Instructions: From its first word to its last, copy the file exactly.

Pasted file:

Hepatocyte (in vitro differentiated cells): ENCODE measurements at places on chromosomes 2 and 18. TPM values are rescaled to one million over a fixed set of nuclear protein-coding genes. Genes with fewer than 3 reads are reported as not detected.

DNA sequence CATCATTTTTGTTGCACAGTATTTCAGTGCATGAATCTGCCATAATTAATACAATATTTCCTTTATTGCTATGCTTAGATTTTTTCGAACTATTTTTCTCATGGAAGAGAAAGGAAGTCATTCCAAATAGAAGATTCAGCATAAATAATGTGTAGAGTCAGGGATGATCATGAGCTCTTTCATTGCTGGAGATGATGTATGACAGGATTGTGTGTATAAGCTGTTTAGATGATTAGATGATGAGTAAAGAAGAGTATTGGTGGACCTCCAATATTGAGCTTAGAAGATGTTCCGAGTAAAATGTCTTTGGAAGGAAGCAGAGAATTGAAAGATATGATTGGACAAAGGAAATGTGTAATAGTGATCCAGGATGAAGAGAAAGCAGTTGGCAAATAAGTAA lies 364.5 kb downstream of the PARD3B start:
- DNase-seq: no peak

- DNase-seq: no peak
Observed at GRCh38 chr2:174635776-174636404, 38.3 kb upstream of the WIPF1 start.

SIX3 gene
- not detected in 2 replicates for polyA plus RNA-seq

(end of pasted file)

Hepatocyte (in vitro differentiated cells): ENCODE measurements at places on chromosomes 2 and 18. TPM values are rescaled to one million over a fixed set of nuclear protein-coding genes. Genes with fewer than 3 reads are reported as not detected.

DNA sequence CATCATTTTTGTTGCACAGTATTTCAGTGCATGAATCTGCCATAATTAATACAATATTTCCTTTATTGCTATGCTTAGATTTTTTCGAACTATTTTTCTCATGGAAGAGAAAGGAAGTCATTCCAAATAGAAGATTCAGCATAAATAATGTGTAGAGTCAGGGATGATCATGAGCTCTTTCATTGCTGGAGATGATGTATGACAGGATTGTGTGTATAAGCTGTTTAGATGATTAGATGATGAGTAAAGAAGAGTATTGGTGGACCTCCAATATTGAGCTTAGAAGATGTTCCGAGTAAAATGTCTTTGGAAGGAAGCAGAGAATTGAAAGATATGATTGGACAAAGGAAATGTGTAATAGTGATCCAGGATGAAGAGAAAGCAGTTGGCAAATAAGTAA lies 364.5 kb downstream of the PARD3B start:
- DNase-seq: no peak

- DNase-seq: no peak
Observed at GRCh38 chr2:174635776-174636404, 38.3 kb upstream of the WIPF1 start.

SIX3 gene
- not detected in 2 replicates for polyA plus RNA-seq